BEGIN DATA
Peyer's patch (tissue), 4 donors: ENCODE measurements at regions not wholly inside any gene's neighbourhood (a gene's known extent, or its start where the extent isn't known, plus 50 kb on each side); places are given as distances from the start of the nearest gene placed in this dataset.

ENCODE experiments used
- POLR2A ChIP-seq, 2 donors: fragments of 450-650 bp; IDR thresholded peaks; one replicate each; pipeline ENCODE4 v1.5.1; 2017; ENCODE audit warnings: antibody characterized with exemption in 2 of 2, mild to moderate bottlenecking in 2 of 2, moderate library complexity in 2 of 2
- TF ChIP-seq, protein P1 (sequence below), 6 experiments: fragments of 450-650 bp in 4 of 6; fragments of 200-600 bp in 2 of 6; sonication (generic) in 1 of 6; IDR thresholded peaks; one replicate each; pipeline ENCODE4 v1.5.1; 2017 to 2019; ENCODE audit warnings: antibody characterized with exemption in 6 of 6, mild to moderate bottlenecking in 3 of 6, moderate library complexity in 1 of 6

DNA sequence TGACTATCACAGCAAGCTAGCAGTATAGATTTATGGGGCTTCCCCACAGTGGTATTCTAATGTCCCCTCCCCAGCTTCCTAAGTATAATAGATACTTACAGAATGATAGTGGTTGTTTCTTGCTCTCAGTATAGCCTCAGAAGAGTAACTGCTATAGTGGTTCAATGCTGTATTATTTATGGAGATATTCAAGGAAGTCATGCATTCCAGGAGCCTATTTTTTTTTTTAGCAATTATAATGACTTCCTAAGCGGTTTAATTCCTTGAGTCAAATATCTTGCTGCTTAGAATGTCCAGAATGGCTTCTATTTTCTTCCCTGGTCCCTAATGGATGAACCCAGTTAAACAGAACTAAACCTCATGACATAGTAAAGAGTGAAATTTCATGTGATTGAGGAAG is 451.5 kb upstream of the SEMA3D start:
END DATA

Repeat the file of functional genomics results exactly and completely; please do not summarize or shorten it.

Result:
Peyer's patch (tissue), 4 donors: ENCODE measurements at regions not wholly inside any gene's neighbourhood (a gene's known extent, or its start where the extent isn't known, plus 50 kb on each side); places are given as distances from the start of the nearest gene placed in this dataset.

ENCODE experiments used
- POLR2A ChIP-seq, 2 donors: fragments of 450-650 bp; IDR thresholded peaks; one replicate each; pipeline ENCODE4 v1.5.1; 2017; ENCODE audit warnings: antibody characterized with exemption in 2 of 2, mild to moderate bottlenecking in 2 of 2, moderate library complexity in 2 of 2
- TF ChIP-seq, protein P1 (sequence below), 6 experiments: fragments of 450-650 bp in 4 of 6; fragments of 200-600 bp in 2 of 6; sonication (generic) in 1 of 6; IDR thresholded peaks; one replicate each; pipeline ENCODE4 v1.5.1; 2017 to 2019; ENCODE audit warnings: antibody characterized with exemption in 6 of 6, mild to moderate bottlenecking in 3 of 6, moderate library complexity in 1 of 6

DNA sequence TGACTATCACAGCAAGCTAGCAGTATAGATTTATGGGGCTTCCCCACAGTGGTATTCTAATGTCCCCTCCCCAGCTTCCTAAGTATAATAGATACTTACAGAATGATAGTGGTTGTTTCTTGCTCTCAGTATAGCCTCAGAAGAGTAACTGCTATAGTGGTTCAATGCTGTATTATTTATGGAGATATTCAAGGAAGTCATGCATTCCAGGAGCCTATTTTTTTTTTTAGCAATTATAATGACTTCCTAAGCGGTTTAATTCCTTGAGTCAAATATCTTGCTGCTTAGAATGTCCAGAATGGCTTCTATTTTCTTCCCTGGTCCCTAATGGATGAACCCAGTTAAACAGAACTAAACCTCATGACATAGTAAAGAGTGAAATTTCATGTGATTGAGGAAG is 451.5 kb upstream of the SEMA3D start: